FIG. 6C shows an edge plane in connection with the detector in both the line and circle scans. Shown are the detector position 60 in an example circle scan 65, and position 61 in a linear scan trajectory 64, with the z-axis is 63 given for reference. The x-ray beam in the circle scan is 62, the in the linear scan is 66. The edge plane is indicated as 67.
The operations required for the calculation using the edge planes within the framework of the Kudo and Saito method is now described. Referring to FIG. 11, after scanning and collecting data (step 110), the circle data is processed view by view (step 111). This may be done separate from processing for the Feldkamp reconstruction, as discussed above. FIG. 12 shows this step in more detail. In step 120 weighted projections are generated using,
These values are integrated along the XD direction (step 121), using,
then differentiated in the longitudinal direction (step 122) using,
and divided by the co-inclination factor (step 123) as
where γ is the inclination angle of the plane that contains the focal spot position corresponding to view β and intersects the area detector along the line of detector cells all having coordinate ZD.
The inclination angle is defined with respect to a plane SAC intersecting both the focal spot trajectory (at the focal position S) and the area detector ACOB (see FIG. 13). It is the angle between the line SO from the origin O of the detector system to the focal spot position S, and the perpendicular OD from the origin to the plane SAC.
The approximated line data is then generated (step 112). This operation replaces the data obtained in the first four steps (of the Kudo and Saito method shown in FIG. 7) used in the processing of the real line scan data described above with data obtained from the additional processing of the circle data as follows:
where θ1 and θ2 are defined by the equations for tgθ1, and tgθ2 (as above, in the Kudo and Saito processing), γ1 is the co-inclination angle of the first edge plane and γ2 is the co-inclination angle of the second edge plane. Here, Pβ1 (3) and Pβ2 (3) are the data for the two edge planes.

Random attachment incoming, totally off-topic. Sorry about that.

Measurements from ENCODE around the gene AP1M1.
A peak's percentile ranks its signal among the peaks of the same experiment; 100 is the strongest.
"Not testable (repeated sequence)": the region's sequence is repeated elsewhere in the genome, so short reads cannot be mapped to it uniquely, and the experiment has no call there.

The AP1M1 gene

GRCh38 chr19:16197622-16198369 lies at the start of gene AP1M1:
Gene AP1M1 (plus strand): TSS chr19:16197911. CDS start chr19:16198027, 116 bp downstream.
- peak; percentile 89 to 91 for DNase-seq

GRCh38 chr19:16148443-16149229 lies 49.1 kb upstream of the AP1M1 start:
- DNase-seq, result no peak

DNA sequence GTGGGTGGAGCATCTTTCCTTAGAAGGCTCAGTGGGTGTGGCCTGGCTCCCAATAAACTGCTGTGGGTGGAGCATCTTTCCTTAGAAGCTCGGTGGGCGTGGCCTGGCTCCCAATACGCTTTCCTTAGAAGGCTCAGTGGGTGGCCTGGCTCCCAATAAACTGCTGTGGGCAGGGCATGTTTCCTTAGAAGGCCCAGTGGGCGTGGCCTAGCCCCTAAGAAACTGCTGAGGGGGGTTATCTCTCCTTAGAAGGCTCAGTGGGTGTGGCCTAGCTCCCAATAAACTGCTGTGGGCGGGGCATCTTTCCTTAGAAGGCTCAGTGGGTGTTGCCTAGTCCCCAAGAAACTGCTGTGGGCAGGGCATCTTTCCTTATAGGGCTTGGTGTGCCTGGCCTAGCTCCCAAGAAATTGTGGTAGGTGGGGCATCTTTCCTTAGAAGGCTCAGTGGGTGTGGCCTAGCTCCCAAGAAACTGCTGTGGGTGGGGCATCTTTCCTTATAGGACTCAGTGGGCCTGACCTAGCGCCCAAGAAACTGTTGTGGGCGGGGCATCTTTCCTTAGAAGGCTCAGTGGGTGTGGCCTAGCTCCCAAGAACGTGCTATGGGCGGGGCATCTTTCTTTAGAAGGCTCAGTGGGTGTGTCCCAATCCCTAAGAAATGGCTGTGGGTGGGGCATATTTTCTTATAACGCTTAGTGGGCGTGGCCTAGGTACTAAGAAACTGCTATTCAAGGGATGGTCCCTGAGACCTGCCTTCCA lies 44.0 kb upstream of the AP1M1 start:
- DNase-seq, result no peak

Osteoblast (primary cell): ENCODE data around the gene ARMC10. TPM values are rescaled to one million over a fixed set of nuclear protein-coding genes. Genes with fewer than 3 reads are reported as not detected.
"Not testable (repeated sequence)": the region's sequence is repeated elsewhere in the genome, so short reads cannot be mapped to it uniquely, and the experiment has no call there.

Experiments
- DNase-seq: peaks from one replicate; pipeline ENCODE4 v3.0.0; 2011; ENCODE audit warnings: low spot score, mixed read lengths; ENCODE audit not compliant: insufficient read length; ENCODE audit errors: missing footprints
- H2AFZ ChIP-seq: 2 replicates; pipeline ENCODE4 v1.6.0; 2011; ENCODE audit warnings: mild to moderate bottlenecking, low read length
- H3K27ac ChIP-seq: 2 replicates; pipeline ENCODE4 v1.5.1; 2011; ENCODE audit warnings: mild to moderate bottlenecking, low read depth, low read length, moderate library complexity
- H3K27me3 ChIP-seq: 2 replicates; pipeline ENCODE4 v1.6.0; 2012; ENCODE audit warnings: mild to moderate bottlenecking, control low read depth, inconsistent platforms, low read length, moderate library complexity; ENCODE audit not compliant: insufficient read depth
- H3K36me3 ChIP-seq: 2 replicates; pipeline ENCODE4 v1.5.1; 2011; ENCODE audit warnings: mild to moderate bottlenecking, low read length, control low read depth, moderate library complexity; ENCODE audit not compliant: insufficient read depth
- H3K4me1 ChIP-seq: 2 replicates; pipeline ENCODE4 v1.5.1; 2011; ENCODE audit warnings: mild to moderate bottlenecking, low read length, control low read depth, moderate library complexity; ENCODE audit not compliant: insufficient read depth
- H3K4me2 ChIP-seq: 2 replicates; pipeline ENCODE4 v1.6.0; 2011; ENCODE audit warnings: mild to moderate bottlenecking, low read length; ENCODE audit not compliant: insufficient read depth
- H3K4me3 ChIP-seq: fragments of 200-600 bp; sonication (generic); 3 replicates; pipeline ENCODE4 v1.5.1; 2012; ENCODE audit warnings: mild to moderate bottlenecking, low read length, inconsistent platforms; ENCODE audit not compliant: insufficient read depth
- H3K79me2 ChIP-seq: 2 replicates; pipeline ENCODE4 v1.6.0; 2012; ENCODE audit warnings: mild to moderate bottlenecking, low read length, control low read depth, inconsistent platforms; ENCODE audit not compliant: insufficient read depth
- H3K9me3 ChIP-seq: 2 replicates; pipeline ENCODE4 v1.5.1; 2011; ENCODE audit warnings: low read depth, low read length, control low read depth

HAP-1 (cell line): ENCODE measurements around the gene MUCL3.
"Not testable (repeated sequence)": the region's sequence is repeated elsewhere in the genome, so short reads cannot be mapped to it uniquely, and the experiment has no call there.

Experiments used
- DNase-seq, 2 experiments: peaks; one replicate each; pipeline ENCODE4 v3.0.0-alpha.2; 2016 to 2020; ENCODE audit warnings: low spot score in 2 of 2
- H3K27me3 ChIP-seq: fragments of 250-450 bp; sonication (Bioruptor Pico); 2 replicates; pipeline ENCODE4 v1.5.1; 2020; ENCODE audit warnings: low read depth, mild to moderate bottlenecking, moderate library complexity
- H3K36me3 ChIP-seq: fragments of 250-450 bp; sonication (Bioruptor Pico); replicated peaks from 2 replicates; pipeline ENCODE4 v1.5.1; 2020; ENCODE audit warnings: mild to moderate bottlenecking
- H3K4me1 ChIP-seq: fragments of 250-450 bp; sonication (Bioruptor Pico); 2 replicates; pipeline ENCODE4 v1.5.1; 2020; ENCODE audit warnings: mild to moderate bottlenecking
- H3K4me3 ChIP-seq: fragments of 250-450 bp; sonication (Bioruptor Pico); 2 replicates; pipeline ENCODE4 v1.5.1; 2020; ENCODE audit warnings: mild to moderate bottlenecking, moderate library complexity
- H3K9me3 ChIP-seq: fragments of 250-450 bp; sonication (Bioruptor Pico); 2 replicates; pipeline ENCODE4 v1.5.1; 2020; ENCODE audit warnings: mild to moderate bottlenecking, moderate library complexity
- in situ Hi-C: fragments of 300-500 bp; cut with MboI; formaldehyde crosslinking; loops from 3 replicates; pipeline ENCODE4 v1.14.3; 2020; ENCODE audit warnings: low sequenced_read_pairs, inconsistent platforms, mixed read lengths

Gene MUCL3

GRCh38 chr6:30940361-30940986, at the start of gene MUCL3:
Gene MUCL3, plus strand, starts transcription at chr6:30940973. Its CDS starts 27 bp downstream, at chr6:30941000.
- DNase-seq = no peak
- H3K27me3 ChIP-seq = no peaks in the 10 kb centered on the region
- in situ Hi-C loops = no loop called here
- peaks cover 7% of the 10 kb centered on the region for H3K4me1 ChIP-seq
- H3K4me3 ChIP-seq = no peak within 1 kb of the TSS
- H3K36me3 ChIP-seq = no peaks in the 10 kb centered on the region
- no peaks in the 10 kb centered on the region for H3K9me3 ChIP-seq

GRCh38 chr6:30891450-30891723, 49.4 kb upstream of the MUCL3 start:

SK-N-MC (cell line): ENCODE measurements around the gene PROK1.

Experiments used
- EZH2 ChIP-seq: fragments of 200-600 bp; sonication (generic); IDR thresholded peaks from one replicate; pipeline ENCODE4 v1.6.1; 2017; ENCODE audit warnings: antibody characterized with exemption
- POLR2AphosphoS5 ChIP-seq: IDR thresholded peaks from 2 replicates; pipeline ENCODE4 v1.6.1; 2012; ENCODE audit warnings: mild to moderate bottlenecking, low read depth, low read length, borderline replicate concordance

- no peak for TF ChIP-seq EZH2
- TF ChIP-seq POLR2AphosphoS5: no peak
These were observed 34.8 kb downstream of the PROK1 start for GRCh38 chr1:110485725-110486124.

The circle view angles are defined by
In the equation above the only quantities depending on θ are those before the square brackets and this leads to
The virtual line data PF B is thus determined from the acquired data for the edge planes. The data is then differentiated in the longitudinal direction and 3D back-projection is performed (steps 113 and 114), using the approximated data instead of the real data. Differentiation in the longitudinal direction is given by:
and three-dimensional back-projection of the processed approximated line data to obtain the image used for correction. As shown in FIG. 9, the line data is used in image addition with the Feldkamp image to produce the desired image.
Obviously, numerous modifications and variations of the present invention are possible in light of the above teachings. For example, the method according to the invention may be performed in software. A computer program product may contain code devices to carry out the steps of the method on a general purpose computer. The invention may also be embodied as a software method on a recording medium such as an optical disk or magnetic disk. It is therefore to be understood that within the scope of the appended claims, the invention may be practiced otherwise than as specifically described herein.
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|U.S. Classification||378/4, 378/15, 378/901|
|International Classification||A61B6/03, G06T3/00, G06T11/00|
|Cooperative Classification||A61B6/4233, A61B6/032, G06T11/006, G06T2211/432, A61B6/027, Y10S378/901|
|European Classification||A61B6/03B, A61B6/42B6, G06T11/00T3|
|Jun 13, 2002||AS||Assignment|